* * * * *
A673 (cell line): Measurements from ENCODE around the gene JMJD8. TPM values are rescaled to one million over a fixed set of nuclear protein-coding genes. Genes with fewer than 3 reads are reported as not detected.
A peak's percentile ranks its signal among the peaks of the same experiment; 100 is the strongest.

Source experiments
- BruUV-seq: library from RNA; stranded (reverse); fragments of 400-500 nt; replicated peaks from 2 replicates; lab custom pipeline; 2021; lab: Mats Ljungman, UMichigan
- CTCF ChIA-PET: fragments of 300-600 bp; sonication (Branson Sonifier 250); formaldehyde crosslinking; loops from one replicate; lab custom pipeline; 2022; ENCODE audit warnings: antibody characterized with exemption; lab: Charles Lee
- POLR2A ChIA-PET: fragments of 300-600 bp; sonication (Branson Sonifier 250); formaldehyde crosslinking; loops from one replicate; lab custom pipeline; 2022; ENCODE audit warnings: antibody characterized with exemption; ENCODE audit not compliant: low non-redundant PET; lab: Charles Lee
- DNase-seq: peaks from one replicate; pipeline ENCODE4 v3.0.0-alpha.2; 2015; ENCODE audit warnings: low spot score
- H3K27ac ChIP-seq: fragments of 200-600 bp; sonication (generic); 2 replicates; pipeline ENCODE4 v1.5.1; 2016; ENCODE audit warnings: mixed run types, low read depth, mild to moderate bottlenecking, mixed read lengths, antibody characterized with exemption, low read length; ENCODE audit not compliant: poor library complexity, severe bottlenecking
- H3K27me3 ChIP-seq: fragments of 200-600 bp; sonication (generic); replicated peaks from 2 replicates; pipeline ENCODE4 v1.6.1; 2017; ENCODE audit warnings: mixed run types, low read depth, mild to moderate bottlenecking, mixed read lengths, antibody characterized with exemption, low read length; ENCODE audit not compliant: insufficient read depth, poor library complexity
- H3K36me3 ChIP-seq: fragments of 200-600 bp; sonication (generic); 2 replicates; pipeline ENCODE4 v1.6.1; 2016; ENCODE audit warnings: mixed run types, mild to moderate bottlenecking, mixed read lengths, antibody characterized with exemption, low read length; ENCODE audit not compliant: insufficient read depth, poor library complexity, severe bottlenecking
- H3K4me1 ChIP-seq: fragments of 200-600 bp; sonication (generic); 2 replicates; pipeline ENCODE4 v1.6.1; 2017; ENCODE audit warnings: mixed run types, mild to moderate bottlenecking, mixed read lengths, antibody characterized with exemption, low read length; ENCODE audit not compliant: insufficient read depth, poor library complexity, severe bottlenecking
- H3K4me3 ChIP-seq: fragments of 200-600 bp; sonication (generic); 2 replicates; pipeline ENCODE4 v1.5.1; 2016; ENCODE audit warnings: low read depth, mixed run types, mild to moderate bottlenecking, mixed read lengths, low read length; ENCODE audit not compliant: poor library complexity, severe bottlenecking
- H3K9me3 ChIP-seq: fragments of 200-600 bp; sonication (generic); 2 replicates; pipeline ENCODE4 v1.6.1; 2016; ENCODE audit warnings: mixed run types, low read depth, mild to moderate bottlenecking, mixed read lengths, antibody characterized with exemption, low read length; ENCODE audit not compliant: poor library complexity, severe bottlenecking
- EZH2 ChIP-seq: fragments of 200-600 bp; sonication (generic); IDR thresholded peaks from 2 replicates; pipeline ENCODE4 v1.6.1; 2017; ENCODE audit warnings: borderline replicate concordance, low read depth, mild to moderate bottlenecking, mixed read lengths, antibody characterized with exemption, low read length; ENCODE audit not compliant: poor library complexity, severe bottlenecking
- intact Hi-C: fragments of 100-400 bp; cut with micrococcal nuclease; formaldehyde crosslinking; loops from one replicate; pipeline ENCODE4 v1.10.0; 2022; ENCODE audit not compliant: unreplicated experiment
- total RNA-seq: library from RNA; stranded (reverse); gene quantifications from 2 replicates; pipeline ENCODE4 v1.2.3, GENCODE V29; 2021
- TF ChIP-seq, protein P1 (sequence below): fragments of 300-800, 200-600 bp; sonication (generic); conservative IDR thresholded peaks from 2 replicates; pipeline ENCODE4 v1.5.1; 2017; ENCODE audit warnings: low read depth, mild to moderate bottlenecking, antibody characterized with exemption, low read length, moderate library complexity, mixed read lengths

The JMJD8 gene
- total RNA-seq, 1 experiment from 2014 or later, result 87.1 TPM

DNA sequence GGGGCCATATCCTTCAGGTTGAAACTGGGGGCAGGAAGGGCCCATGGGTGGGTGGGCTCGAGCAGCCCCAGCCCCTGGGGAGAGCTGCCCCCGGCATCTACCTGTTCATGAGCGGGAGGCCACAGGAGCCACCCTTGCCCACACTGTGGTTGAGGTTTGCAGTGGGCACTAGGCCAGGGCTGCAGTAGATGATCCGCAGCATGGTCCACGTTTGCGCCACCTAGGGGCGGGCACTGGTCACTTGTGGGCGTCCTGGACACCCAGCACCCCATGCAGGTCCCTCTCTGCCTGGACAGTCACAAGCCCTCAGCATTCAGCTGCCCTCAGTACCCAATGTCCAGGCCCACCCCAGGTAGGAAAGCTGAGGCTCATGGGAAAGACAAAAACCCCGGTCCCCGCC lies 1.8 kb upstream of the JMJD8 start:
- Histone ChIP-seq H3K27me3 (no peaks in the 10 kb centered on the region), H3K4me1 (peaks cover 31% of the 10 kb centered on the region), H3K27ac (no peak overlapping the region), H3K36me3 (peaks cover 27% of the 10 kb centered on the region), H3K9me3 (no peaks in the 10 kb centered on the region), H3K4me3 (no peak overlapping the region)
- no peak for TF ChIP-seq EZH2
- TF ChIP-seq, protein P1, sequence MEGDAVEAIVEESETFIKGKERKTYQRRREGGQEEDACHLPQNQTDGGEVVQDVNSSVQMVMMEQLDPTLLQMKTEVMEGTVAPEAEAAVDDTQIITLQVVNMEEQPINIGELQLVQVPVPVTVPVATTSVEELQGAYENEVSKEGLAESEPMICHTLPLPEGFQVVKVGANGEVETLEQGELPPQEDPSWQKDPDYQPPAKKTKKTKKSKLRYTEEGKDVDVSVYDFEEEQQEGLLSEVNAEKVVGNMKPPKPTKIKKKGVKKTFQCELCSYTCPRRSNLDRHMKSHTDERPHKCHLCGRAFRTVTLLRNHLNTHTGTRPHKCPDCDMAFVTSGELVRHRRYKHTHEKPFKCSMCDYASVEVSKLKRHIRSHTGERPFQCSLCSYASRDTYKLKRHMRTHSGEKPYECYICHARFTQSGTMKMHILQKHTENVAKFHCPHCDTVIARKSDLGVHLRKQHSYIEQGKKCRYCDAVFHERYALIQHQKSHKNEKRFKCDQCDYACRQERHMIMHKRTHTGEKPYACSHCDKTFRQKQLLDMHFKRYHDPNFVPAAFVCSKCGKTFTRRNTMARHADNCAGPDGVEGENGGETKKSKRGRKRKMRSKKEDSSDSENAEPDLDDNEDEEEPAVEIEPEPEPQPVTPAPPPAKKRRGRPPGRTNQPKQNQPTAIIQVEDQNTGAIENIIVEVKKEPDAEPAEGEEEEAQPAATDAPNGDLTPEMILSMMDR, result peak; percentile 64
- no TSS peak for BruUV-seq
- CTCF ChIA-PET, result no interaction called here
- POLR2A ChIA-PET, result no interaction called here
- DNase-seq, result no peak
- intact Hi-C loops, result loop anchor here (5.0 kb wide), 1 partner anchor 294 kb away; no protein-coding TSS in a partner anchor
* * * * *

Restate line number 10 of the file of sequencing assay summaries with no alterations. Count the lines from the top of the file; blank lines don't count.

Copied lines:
- H3K36me3 ChIP-seq: fragments of 200-600 bp; sonication (generic); 2 replicates; pipeline ENCODE4 v1.6.1; 2016; ENCODE audit warnings: mixed run types, mild to moderate bottlenecking, mixed read lengths, antibody characterized with exemption, low read length; ENCODE audit not compliant: insufficient read depth, poor library complexity, severe bottlenecking